Former New York Senator Alfonse D'Amato attempted to incite a passenger revolt on a JetBlue flight Monday after passengers reportedly spent more than six hours waiting on the tarmac.

According to the New York Post, the cantankerous former Republican senator became enraged during the long delay of JetBlue Flight 1002 from Fort Lauderdale to JFK. Many of his fellow travelers were reportedly up in arms over the situation, particularly after the flight crew asked the petty bourgeoisie in economy-plus seats to relocate because of "balance issues" on the plane.

D'Amato, who was apparently sitting with the proles in a cramped seat toward the back of the plane, decided to make a stand. A video posted on Facebook captures his call to arms. "We can still speak in this country," D'Amato says as he is escorted off of the plane. "I want to tell you this. I make an appeal to all you people. You want to know what? Stand up for what's right and walk out with me. That's the only thing they'll know."

D'Amato continues up the aisle, praising another passenger whom he says is following his lead. Another video shot from a different angle and posted on Twitter captures passengers booing at D'Amato's removal. "They're throwing me off the plane because I complained about what they were doing," D'Amato says. Several passengers express concern that the airline is infringing upon their civil liberties."Freedom of speech. I thought we had freedom of speech," says what seems to be the woman filming.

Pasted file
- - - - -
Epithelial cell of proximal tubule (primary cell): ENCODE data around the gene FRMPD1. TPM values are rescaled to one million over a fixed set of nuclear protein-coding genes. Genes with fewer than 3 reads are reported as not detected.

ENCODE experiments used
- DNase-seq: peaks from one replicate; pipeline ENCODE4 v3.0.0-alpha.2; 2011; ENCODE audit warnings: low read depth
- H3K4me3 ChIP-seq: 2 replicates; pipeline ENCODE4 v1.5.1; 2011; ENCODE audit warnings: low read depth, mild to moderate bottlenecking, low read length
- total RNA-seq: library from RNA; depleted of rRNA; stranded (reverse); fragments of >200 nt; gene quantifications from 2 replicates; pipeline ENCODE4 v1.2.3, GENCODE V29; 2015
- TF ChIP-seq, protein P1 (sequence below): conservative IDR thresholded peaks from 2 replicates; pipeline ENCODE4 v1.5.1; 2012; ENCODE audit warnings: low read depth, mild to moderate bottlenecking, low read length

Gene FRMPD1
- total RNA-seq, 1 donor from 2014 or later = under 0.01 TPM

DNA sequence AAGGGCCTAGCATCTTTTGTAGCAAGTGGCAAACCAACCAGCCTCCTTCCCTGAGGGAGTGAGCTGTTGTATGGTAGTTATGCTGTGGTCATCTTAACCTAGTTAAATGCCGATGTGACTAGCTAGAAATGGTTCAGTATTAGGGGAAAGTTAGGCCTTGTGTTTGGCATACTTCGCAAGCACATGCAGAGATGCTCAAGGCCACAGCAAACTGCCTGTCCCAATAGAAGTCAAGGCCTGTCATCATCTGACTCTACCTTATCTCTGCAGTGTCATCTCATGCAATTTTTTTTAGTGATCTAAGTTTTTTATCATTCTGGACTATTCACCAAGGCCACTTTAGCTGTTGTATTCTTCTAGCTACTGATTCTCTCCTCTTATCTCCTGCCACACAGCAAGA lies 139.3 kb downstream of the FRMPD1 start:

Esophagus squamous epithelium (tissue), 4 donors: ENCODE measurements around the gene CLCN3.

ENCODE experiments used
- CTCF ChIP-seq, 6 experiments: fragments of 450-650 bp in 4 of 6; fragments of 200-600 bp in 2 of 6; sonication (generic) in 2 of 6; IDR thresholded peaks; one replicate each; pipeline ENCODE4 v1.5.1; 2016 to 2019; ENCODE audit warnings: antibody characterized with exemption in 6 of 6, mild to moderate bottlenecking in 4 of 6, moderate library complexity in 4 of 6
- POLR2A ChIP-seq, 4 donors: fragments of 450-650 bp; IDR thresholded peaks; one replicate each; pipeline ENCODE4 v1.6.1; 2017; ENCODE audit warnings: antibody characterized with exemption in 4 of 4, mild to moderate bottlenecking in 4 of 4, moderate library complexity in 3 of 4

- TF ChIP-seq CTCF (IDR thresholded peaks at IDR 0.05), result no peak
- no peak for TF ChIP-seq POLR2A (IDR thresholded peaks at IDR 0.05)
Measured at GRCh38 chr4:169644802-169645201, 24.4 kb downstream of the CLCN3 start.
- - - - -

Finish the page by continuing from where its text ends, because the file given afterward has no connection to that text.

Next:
Later, the apparent camerawoman repeatedly says, "This is not right." She then asks loudly, "Do we still live in America?"

Another woman responds: "No, you're in Florida."

Senator Pothole, who now runs the lobbying firm Park Strategies, was last seen in public reveling in Donald Trump's victory in the presidential election. "I am in great spirits. I feel great for the people of our country," D'Amato told Politico in November. He later suggested that Trump appoint Rudy Giuliani attorney general.

Despite the apparent fervor of D'Amato's belief in the cause (of fighting the terribleness of air travel), he did not use the most powerful tool in his rhetorical arsenal: very bad singing. During a 15-hour filibuster in 1992 protesting New York jobs being moved to Mexico, D'Amato repeatedly broke out into song. He belted out snippets of "Deep in the Heart of Texas" and "South of the Border (Down Mexico Way)."

Morgan Johnston, JetBlue's manager of corporate communications, confirmed that a customer was removed from the flight but would not get into specifics. "The decision to remove a customer from a flight is not taken lightly," Johnston said in a statement. "If a customer is causing a conflict on the aircraft, it is standard procedure to ask the customer to deplane, especially if the crew feels the situation runs a risk of escalation in-flight." She would not comment on the cause of the delay.